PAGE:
1.    House Appropriations Committee Approves Deep Cuts to International Food Aid

The House Appropriations Committee approved Tuesday the FY13 Agriculture Appropriations Bill (H.R. 5973), which includes deep cuts to international food assistance programs.  The bill provides $1.15 billion for P.L. 480 (also known as the Food for Peace program), which is a 22% cut from current (FY12) levels and from the FY13 amount approved by the Senate Appropriations Committee.  If enacted, the House’s funding level would be the smallest P.L. 480 amount in a decade.

The bill also provides $180 million for the McGovern-Dole international school feeding program, which is 2% less than current spending.  Coupled with two other humanitarian relief accounts funded in the State-Foreign Operations spending bill – International Disaster Assistance and Migration and Refugee Assistance – the House Appropriations Committee’s recommendations for U.S. responses to global emergencies in FY13 would fall 13% below current levels.

During the House markup, the Committee rejected an amendment offered by Rep. Rosa DeLauro (D-CT) that would have increased funding for Food for Peace by $260 million.  The amendment failed 20-26.  During debate on the amendment, Rep. DeLauro stated that the FY13 cuts would result in feeding 6.6 million fewer people worldwide.  The bill is expected to move to the House floor next week, where international food aid will likely be subject to further cutting amendments.

FY13 Agriculture Appropriations Snapshot for International Affairs Accounts
(As of 6/22/12)

 

FY12 Enacted 

FY13 Request 

FY13 Senate Appropriation 

FY13 House Appropriation 

P.L. 480

 

$1.466b

 

$1.4b

 

$1.466b

 

$1.15b

McGovern-Dole School Feeding Program

$180m

$184m

$184m

$180m


2.    Senate Passes Farm Bill; Includes International Food Aid Reforms

Yesterday the Senate passed the Farm Bill (S. 3240) after several days of debate, authorizing agriculture and food policy for the next five years.  Global development and humanitarian aid proponents were deeply disappointed with the outcome of the 2008 Farm Bill and have been working to include measures in this bill that make U.S. overseas food assistance more efficient, less costly, and more impactful.  The bill includes several international food aid reforms, including:

  • Allows annual procurement of $40 million for local and regionally produced commodities through FY17.  This significantly expands a 2008 Farm Bill four-year pilot program totaling $60 million aimed at delivering food less expensively and more quickly through purchases from farmers in the affected countries and regions;
  • Increases efficiency of food assistance by reducing the costs associated with monetization of food commodities.  Monetization is the practice of selling U.S. commodities in foreign markets and using the cash proceeds to implement non-emergency development programs;
  • Raises the level of cash resources within food aid programs, which will lower the dependency on monetizing commodities for non-emergency development projects;
  • Establishes the “Donald Payne Horn of Africa Food Resilience Program,” applying lessons learned from the 2011 famine in the Horn of Africa to institute programs that will help communities recover more quickly from food crises and mitigate the impact of future droughts and famines;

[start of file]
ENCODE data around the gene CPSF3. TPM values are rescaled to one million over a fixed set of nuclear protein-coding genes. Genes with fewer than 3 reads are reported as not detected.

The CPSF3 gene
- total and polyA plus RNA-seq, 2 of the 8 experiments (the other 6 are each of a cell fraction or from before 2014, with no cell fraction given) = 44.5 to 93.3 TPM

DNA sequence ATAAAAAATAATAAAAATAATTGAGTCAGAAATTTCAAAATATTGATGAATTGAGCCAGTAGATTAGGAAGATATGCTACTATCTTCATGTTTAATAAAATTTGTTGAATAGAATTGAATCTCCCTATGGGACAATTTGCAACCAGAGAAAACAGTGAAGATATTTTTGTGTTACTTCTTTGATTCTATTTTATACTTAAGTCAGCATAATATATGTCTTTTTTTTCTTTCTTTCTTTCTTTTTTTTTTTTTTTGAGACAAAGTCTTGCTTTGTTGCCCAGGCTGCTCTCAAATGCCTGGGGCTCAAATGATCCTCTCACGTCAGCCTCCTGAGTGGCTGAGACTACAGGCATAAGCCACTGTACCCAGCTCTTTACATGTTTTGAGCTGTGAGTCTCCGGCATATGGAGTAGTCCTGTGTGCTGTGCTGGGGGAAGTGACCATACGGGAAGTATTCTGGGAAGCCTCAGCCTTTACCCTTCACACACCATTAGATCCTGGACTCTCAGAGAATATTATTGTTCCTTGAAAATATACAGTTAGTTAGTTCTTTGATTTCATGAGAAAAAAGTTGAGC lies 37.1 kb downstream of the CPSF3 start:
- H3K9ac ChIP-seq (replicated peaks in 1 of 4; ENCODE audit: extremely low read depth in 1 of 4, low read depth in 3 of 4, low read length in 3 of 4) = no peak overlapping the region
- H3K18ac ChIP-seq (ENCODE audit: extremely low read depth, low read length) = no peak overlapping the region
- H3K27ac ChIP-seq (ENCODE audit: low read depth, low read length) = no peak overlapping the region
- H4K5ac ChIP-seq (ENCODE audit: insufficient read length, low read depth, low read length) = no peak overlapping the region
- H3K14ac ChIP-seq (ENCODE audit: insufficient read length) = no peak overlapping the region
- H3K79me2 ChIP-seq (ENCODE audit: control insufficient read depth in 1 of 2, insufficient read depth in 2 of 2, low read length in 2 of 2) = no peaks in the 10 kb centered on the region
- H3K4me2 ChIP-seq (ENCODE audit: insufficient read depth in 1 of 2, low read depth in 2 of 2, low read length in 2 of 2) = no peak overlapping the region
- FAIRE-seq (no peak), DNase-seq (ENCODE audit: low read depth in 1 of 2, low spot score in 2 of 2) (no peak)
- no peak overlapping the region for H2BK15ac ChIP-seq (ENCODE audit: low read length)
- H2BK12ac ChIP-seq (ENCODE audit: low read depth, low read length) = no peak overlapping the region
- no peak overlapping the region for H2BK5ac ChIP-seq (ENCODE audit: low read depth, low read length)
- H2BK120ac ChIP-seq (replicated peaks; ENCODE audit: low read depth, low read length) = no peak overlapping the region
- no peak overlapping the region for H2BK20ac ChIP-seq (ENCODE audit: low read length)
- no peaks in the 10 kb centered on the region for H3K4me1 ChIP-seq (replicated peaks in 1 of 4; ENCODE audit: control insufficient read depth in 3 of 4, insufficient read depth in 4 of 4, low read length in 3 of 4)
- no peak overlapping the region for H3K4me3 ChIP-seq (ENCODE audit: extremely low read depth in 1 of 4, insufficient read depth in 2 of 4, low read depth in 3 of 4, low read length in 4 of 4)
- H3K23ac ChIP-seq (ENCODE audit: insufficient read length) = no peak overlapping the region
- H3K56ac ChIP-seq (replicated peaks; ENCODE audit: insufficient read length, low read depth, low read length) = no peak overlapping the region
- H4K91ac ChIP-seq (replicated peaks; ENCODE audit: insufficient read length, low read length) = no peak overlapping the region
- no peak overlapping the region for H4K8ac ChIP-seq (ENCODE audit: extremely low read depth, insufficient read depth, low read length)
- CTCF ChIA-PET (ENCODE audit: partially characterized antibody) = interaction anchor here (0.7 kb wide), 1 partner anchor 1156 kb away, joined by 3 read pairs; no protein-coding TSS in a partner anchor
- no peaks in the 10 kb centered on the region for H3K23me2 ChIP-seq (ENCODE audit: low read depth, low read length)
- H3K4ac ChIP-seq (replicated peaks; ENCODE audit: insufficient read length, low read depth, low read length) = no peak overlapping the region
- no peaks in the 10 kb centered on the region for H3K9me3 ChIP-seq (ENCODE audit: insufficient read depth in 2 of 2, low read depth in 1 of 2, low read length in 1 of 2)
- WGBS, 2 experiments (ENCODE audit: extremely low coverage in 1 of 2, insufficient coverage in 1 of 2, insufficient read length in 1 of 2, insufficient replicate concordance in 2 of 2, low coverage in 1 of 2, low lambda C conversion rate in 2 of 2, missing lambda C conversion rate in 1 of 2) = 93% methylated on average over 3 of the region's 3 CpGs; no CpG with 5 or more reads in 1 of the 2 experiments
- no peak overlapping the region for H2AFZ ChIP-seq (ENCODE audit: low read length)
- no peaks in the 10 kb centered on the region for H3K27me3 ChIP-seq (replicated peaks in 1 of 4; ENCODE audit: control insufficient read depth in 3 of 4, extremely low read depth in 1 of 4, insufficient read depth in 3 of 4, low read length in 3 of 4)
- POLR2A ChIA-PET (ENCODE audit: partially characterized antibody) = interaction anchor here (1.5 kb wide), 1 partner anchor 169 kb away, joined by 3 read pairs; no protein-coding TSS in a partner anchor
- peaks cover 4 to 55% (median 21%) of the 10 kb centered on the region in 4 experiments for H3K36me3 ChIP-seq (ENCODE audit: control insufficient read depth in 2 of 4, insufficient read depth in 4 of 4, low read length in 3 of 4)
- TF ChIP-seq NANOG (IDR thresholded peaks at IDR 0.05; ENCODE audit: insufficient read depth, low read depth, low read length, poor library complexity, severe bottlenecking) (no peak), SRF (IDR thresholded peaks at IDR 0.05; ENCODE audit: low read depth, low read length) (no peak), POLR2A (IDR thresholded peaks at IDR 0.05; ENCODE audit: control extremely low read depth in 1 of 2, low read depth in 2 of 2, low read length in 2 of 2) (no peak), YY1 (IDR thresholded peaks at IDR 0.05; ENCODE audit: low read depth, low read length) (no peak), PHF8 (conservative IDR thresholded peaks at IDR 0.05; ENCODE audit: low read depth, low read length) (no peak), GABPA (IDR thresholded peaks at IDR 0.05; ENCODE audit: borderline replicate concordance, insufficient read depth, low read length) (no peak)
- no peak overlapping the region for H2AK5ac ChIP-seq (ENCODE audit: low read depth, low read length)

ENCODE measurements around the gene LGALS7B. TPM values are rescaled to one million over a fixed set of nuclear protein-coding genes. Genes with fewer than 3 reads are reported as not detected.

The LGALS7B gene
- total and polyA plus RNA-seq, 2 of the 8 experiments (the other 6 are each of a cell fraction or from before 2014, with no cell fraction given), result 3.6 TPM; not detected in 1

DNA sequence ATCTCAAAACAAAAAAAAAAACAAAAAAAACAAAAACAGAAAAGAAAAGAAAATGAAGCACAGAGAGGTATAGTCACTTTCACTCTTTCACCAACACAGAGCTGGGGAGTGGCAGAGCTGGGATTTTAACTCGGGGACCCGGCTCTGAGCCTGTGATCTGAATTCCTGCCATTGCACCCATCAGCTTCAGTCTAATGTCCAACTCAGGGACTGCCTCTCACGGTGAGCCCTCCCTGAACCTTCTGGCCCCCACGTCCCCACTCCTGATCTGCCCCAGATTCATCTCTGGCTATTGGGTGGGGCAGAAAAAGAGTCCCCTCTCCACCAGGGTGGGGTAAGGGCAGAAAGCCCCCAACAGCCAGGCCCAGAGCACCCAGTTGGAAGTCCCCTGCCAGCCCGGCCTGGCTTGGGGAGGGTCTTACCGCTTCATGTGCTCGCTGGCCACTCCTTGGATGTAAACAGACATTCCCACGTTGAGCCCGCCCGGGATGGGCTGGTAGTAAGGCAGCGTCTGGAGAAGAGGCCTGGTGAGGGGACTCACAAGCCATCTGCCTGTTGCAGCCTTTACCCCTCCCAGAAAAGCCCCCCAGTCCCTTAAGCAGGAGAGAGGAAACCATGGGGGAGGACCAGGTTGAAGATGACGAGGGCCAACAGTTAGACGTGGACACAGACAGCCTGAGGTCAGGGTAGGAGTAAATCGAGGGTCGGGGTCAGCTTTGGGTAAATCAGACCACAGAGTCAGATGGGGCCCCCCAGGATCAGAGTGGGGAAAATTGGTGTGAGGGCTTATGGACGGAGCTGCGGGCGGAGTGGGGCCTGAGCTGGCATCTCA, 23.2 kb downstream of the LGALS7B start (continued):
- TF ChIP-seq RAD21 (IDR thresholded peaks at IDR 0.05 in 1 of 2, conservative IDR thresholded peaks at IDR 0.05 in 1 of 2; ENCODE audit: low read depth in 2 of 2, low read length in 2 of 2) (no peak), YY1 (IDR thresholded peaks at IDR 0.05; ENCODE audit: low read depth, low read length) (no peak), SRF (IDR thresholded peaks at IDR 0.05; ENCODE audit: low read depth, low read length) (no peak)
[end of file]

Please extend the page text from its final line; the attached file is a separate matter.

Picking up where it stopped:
• Potentially reduces the amount annually available for non-emergency development programs.  This provision, which attempts to balance needs for both emergency humanitarian and chronic hunger, sets a floor of 20% and a ceiling of 30% of annual appropriations for non-emergency development activities.  A number of organizations, concerned that the change would reduce the level of non-emergency resources, did not support the Committee-reported provision which set the minimum amount at 15%.  An amendment by Senator Jerry Moran (R-KS) increased the minimum threshold to 20%.

During the Senate’s debate, an amendment by Senator John Kerry (D-MA) to prohibit food aid to North Korea, unless the President issues a national interest waiver, was adopted by a vote of 59-40.

3.  Update on FY13 State-Foreign Operations Appropriations

With only 33 days left in session before the House and Senate adjourn in early October and the new fiscal year begins, opportunities for floor action on the State-Foreign Operations appropriations bill are increasingly unlikely.  The House Appropriations Committee approved its version of the bill on May 17th, followed by the Senate Appropriations Committee’s approval of its bill on May 24th.  While the House and Senate are expected to act on a couple more appropriations bills before the August recess, State-Foreign Operations is not expected to be considered, thereby avoiding a very challenging floor debate in which further cuts to these programs could be adopted.

So far, of the ten annual appropriations bills that have been passed by the House Appropriations Committee, only five of the measures (Commerce-Justice-Science, Energy-Water, Homeland Security, Legislative Branch, and Military Construction and Veterans Affairs) have been passed by the House.  The Senate is moving at an even slower pace.  Of the five appropriations bills passed by the Appropriations Committee, none have been considered by the full Senate.